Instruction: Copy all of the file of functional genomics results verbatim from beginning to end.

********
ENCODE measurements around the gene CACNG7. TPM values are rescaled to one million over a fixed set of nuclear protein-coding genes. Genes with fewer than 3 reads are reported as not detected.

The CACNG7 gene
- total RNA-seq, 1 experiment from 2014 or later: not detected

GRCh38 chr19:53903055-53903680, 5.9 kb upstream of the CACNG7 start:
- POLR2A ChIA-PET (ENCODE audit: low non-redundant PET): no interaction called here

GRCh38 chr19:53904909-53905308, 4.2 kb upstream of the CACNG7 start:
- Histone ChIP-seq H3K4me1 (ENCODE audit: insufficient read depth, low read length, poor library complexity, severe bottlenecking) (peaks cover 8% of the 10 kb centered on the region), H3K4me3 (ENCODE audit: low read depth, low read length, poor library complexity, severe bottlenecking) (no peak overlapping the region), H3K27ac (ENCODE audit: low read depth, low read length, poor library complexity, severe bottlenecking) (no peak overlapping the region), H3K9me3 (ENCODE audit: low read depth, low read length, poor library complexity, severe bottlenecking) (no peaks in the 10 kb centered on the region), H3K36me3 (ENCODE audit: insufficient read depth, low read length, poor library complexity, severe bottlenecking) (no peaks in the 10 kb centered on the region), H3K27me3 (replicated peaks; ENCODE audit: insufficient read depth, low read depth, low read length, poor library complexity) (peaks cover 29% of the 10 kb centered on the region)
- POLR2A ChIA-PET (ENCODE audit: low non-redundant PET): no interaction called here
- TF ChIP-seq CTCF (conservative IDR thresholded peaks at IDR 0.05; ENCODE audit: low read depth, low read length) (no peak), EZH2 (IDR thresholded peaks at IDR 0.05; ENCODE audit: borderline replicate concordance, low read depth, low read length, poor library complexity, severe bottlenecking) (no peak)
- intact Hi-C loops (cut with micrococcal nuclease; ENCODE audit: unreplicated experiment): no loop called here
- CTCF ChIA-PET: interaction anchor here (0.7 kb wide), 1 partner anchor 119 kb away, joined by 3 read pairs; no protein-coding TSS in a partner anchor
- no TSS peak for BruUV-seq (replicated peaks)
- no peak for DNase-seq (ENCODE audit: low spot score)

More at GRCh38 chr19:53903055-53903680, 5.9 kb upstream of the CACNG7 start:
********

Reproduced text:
ENCODE measurements around the gene CACNG7. TPM values are rescaled to one million over a fixed set of nuclear protein-coding genes. Genes with fewer than 3 reads are reported as not detected.

The CACNG7 gene
- total RNA-seq, 1 experiment from 2014 or later: not detected

GRCh38 chr19:53903055-53903680, 5.9 kb upstream of the CACNG7 start:
- POLR2A ChIA-PET (ENCODE audit: low non-redundant PET): no interaction called here

GRCh38 chr19:53904909-53905308, 4.2 kb upstream of the CACNG7 start:
- Histone ChIP-seq H3K4me1 (ENCODE audit: insufficient read depth, low read length, poor library complexity, severe bottlenecking) (peaks cover 8% of the 10 kb centered on the region), H3K4me3 (ENCODE audit: low read depth, low read length, poor library complexity, severe bottlenecking) (no peak overlapping the region), H3K27ac (ENCODE audit: low read depth, low read length, poor library complexity, severe bottlenecking) (no peak overlapping the region), H3K9me3 (ENCODE audit: low read depth, low read length, poor library complexity, severe bottlenecking) (no peaks in the 10 kb centered on the region), H3K36me3 (ENCODE audit: insufficient read depth, low read length, poor library complexity, severe bottlenecking) (no peaks in the 10 kb centered on the region), H3K27me3 (replicated peaks; ENCODE audit: insufficient read depth, low read depth, low read length, poor library complexity) (peaks cover 29% of the 10 kb centered on the region)
- POLR2A ChIA-PET (ENCODE audit: low non-redundant PET): no interaction called here
- TF ChIP-seq CTCF (conservative IDR thresholded peaks at IDR 0.05; ENCODE audit: low read depth, low read length) (no peak), EZH2 (IDR thresholded peaks at IDR 0.05; ENCODE audit: borderline replicate concordance, low read depth, low read length, poor library complexity, severe bottlenecking) (no peak)
- intact Hi-C loops (cut with micrococcal nuclease; ENCODE audit: unreplicated experiment): no loop called here
- CTCF ChIA-PET: interaction anchor here (0.7 kb wide), 1 partner anchor 119 kb away, joined by 3 read pairs; no protein-coding TSS in a partner anchor
- no TSS peak for BruUV-seq (replicated peaks)
- no peak for DNase-seq (ENCODE audit: low spot score)

More at GRCh38 chr19:53903055-53903680, 5.9 kb upstream of the CACNG7 start: